It’s taken me a while to write this post because, frankly, it’s taken me a while to figure out what exactly I will be working on this summer. It’s complicated. Maybe even complex…But I’m going to try to keep it simple, and email me if you want more details. (For a super quick summary, just scroll to the bottom) I’ve tried to limit my use of buzz-words, but it might help to take a look at my Intro to Agriculture Value Chains before reading this.
I’m working for an organization called Engineers Without Borders Canada (EWB). I’m not in engineering, but I dig the organization because it’s full of super smart people with a lot of passion, doing their best to create sustainable change in both Canada and Africa. They’ve hired me to work as a Junior Fellow – sort of like an intern – for their Agriculture Value Chains (AVC) venture, which is currently operating in Uganda and Kenya.
Two other Junior Fellows and I have been assigned to work with USAID on their new “Feed the Future Agriculture Inputs Activity” project. The overall aim of the project is to increase the use of high quality agricultural inputs (ie. seeds, fertilizers, agro-chemicals, spraying services, etc) and support performance improvements in the agriculture industry. Considering that agriculture is one of Uganda’s primary industries, improving this system is pretty important for the long-term development of the country.
We (Hannah, Ellen, and I) are doing research to understand farmers, and how the existing Agriculture Inputs system affects them. So for the past two weeks I have been interviewing individual farmers, meeting with farmer groups, and hanging out at my host-parents’ farm supply store to eavesdrop on conversations. I’ve learned a lot about farmers’ perceptions of different products, how agricultural businesses operate, and how farmer networks/relationships influence purchasing decisions. However there’s also a lot more to find out, so I’ll be doing even more investigating in the next couple of weeks.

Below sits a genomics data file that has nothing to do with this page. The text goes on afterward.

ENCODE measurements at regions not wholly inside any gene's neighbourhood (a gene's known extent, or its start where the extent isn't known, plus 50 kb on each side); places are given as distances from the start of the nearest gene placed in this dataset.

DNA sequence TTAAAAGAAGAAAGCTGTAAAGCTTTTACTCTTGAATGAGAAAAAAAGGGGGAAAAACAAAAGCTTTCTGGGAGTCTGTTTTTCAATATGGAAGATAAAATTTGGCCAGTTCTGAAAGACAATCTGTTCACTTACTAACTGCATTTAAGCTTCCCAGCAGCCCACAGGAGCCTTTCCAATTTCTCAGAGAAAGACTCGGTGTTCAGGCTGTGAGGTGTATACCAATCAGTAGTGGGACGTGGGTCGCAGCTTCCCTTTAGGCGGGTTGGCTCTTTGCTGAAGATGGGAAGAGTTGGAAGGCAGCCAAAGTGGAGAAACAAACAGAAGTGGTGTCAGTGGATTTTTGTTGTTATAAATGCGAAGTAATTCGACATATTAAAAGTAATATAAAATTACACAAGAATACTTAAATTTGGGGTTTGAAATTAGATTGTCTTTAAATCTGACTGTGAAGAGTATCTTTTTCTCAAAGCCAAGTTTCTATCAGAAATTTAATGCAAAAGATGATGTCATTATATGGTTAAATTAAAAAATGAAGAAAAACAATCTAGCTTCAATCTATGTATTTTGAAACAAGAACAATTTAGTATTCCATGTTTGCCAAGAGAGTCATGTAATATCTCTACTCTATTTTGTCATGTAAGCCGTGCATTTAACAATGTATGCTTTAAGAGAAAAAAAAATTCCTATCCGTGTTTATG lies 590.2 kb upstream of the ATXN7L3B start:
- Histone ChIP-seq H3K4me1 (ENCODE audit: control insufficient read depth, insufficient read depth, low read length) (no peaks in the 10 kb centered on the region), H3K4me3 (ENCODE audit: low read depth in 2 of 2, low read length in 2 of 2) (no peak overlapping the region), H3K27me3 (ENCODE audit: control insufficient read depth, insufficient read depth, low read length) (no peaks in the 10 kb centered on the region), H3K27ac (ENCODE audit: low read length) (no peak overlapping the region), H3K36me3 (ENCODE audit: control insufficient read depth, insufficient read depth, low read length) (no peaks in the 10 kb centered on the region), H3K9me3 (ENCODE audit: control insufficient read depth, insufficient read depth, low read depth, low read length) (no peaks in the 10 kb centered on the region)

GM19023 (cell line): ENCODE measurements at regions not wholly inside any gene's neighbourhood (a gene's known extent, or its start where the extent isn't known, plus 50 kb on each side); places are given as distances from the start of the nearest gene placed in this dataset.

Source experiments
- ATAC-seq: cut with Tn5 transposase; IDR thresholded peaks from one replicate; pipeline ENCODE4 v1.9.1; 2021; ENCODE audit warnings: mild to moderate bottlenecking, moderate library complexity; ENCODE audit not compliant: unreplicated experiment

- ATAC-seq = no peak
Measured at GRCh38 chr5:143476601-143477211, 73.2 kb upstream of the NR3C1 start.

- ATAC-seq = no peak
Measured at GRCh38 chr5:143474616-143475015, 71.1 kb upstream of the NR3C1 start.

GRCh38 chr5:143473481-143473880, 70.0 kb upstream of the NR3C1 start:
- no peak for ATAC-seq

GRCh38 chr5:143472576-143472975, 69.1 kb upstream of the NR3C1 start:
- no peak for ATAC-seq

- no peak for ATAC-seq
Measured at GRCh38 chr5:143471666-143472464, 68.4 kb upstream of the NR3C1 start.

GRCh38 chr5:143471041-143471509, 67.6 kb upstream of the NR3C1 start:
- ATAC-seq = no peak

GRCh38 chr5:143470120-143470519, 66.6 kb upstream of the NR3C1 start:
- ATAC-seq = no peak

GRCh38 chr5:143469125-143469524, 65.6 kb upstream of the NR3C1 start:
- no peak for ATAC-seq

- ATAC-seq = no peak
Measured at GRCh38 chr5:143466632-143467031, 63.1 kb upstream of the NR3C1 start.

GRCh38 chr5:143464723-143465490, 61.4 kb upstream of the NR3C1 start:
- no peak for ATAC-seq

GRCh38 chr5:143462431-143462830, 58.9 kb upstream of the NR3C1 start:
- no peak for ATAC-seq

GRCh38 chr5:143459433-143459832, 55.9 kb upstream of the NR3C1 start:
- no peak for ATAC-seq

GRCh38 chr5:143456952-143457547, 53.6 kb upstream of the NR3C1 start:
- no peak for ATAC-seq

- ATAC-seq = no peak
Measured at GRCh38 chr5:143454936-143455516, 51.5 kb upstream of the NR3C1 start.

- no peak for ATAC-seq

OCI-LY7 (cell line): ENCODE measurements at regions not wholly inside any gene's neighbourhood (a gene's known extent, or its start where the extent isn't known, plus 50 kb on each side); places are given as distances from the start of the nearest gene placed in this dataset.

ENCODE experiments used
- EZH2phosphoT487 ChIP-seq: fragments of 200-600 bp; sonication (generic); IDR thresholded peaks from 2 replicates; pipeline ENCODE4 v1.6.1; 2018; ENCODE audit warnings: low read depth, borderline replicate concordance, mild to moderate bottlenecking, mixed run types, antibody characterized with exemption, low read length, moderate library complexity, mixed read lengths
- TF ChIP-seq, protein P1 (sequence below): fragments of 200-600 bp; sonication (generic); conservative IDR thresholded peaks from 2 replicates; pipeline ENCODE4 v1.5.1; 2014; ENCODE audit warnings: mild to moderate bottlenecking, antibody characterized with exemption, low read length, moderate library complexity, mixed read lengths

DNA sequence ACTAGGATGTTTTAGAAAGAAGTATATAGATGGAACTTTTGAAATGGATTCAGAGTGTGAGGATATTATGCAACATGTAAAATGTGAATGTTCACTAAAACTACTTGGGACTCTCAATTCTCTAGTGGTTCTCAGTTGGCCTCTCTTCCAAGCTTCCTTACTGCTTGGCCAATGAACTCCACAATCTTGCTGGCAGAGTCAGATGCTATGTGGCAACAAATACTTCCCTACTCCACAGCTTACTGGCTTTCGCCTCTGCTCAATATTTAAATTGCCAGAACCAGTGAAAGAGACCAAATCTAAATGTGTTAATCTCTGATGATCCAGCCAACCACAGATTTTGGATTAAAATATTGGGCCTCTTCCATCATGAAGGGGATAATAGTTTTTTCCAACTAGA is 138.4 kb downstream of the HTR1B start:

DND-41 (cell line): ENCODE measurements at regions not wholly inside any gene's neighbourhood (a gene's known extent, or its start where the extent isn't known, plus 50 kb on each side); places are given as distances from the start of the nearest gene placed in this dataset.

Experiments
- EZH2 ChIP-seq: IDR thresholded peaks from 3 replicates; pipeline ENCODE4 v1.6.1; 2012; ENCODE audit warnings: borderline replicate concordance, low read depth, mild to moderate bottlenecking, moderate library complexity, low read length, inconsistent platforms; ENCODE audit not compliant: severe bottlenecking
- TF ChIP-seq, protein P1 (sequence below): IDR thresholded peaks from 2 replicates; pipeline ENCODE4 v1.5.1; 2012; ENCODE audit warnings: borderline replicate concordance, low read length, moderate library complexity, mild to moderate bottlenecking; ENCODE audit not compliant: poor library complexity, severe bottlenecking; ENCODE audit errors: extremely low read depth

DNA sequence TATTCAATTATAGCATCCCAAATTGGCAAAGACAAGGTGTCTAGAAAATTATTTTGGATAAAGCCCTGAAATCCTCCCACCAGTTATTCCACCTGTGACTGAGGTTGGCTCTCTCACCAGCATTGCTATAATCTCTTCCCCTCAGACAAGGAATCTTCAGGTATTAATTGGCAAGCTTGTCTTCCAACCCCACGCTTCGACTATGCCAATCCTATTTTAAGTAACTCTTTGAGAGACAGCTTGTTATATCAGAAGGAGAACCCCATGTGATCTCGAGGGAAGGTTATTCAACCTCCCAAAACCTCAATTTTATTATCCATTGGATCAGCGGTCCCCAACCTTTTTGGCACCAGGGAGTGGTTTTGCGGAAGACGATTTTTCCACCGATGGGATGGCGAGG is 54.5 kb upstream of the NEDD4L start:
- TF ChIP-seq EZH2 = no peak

Once I’ve got a better understanding of Agriculture Inputs and farmers in the community, my work will change a bit. I will be working with one of USAID’s Business Growth Specialists, Lawrence, who is Ugandan and is much more qualified than I am. I will share what I’ve learned with him, and we will continue to do further research together. Hopefully we will identify areas where local Agriculture Inputs businesses could better serve their customers (farmers). Lawrence will then be able to help these businesses improve their service, thus helping the farmers to be more successful and also helping the businesses to be more profitable. The end goal is that Lawrence and I can come up with effective market research methods together, so that his work for the next 5 years will be more effective in serving farmers and agriculture-based businesses.
Super Summary: Julia’s work involves interviewing farmers and store owners; it’s a bit like market research. She will share her knowledge with other people here. These other people will stay in Uganda and use some of Julia’s knowledge (and a lot more of their own knowledge) to do awesome market facilitation work. This work will strengthen Ag-Inputs businesses, and eventually improve the agriculture system as a whole. Farmers will be happier. Agricultural businesses will be happier. People at the markets will be happier (ideally). Julia won’t really have done much, but she will have been a part of the process, and this will make her happy too.